This is a basic article for medical students and other non-radiologists
Breast cancer is the commonest malignancy in female patients.
This is a summary article; read more in our article on breast cancer.
1 in 4 cancer deaths in women worldwide 1
Breast cellulitis is an acute pyogenic inflammatory change involving the dermis and subcutaneous tissue. This can be secondary to any wound, surgery or radiation for breast carcinoma.
inflammatory changes such as oedema, swelling and redness of the involved breast
The percutaneous breast biopsy is one of the current choices for focal histopathological assessment of breast lesions. In contrast to fine needle aspiration, during a core needle biopsy, a hollow needle is used to withdraw small cores of tissue from the area of interest in the breast.
The breast curriculum is one of our curriculum articles and aims to be a collection of articles that represent core breast knowledge.
Topics pertaining to the breast.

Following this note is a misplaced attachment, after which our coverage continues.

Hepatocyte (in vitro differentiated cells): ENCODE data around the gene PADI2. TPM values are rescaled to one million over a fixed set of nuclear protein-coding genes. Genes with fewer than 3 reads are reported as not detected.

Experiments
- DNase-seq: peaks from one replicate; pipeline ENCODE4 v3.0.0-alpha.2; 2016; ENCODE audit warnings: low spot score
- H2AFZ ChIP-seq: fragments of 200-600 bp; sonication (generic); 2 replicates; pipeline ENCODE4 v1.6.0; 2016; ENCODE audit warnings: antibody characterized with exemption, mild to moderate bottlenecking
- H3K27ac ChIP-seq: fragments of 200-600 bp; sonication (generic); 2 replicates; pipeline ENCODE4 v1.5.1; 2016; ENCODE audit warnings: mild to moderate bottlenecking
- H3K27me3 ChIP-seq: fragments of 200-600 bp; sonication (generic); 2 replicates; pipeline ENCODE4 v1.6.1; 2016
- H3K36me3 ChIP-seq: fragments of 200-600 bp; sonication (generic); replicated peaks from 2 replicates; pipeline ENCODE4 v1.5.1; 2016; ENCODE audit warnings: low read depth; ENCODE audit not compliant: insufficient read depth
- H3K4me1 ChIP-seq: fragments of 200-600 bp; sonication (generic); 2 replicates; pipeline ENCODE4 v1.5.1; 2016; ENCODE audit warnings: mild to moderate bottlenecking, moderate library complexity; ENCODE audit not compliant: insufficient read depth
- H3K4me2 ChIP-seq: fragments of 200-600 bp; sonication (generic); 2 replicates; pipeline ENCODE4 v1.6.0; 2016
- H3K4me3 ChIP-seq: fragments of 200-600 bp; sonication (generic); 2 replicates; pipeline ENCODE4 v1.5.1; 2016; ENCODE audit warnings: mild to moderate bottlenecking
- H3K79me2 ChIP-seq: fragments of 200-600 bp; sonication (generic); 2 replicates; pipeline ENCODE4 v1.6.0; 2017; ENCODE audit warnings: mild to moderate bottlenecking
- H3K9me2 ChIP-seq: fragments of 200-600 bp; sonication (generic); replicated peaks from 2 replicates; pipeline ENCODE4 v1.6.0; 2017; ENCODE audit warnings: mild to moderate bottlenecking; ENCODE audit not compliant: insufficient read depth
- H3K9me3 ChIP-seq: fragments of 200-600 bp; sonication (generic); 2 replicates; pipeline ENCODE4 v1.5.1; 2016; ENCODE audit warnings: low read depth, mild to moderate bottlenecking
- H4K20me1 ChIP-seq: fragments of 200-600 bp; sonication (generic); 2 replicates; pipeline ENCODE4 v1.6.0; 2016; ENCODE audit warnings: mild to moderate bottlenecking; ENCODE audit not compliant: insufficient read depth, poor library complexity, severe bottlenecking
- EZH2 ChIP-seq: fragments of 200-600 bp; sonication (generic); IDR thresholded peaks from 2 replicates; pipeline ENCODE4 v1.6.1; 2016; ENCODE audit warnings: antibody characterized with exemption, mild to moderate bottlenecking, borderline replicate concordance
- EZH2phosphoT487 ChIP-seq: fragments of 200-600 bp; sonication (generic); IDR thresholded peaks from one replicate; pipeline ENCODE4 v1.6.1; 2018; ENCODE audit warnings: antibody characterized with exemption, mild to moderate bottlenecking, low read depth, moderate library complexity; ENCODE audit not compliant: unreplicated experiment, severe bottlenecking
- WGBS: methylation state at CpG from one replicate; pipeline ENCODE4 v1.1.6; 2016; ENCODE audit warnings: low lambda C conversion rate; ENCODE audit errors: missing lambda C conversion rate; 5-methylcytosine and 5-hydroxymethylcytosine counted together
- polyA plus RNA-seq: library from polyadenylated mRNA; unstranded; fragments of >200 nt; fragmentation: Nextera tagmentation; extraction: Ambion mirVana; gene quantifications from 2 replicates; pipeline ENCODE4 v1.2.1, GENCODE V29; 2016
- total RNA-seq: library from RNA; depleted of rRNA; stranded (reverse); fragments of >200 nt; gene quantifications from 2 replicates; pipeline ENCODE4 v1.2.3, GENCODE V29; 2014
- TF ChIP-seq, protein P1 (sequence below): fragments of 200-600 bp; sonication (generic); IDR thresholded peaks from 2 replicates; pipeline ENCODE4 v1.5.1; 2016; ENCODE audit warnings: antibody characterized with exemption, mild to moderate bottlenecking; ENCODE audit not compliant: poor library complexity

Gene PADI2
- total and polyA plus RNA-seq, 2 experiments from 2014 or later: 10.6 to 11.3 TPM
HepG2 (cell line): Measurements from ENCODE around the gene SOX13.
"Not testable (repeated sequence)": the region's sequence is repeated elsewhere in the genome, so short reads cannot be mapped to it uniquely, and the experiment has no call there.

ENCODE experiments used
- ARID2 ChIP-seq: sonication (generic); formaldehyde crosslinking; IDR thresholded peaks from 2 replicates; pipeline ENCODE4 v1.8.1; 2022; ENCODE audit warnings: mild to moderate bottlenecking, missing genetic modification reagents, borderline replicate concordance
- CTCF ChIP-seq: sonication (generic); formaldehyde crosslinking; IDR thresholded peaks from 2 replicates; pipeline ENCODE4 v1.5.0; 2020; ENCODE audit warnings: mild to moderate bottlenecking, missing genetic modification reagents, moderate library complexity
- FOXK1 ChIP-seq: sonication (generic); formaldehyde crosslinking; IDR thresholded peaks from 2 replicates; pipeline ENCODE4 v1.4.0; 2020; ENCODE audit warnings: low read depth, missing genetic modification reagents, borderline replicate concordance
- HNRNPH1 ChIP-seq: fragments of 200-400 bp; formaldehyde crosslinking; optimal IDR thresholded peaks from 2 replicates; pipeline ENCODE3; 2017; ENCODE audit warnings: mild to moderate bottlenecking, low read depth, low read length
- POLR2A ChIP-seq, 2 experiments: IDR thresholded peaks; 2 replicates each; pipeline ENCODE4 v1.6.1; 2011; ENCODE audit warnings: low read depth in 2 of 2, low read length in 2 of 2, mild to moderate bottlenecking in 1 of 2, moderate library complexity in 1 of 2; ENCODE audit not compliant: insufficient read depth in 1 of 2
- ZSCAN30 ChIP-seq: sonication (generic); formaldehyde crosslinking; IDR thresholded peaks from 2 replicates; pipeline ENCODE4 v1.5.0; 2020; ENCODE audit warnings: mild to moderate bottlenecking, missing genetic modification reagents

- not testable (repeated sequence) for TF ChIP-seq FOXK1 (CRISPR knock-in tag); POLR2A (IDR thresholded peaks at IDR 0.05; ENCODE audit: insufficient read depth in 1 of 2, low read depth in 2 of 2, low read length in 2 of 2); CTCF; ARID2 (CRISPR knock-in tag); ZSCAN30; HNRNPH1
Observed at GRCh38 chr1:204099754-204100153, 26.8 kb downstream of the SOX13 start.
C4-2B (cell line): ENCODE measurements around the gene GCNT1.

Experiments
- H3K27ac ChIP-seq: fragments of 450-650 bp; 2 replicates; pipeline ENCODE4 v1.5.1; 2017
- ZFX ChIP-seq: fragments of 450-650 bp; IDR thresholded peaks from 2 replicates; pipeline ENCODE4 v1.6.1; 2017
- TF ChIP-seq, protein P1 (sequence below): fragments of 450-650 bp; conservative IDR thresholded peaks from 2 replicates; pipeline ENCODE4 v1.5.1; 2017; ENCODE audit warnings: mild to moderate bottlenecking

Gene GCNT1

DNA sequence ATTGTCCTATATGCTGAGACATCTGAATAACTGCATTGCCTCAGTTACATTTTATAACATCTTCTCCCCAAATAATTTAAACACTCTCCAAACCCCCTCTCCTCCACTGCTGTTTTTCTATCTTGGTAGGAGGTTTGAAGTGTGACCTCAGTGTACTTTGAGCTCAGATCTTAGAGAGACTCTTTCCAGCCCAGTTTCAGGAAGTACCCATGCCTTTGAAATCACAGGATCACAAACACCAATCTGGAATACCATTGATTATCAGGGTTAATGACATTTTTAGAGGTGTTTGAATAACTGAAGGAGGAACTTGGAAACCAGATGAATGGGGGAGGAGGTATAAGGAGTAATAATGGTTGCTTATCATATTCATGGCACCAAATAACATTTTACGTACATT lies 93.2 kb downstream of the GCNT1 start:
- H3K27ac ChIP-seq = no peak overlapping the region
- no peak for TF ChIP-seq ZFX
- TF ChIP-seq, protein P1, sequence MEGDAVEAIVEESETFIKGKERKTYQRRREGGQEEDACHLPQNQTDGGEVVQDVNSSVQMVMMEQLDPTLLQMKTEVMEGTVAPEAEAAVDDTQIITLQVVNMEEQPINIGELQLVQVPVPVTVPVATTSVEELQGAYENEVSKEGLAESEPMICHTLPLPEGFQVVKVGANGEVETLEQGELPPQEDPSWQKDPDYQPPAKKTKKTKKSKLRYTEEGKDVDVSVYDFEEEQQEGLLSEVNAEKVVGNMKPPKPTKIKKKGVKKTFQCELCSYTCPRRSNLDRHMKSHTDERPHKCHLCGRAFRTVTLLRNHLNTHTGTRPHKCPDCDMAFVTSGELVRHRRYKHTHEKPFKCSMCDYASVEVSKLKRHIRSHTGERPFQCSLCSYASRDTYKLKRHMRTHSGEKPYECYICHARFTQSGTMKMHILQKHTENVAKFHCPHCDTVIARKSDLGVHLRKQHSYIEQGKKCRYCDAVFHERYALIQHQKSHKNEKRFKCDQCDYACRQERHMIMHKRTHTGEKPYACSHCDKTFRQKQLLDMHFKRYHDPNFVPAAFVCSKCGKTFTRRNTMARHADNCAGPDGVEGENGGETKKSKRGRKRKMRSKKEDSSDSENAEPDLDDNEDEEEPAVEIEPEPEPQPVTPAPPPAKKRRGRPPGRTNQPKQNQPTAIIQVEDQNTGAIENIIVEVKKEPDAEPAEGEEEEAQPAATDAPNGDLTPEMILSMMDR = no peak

An understanding of the anatomy of relevant structures is essential. Core anatomical topics include:
Breast cysts are a common mammographic and sonographic finding, and can be of different types:
simple breast cyst: typically is a well-defined, anechoic lesion with imperceptible wall and posterior acoustic enhancement 1
complicated breast cyst: contains intracystic echoes or debris with other...
Breast density refers to the amount of fibroglandular tissue in a breast relative to fat. It can significantly vary between individuals and within individuals over a lifetime.
There are four descriptors for breast density on mammography in the 5th edition of BI-RADS 1,2: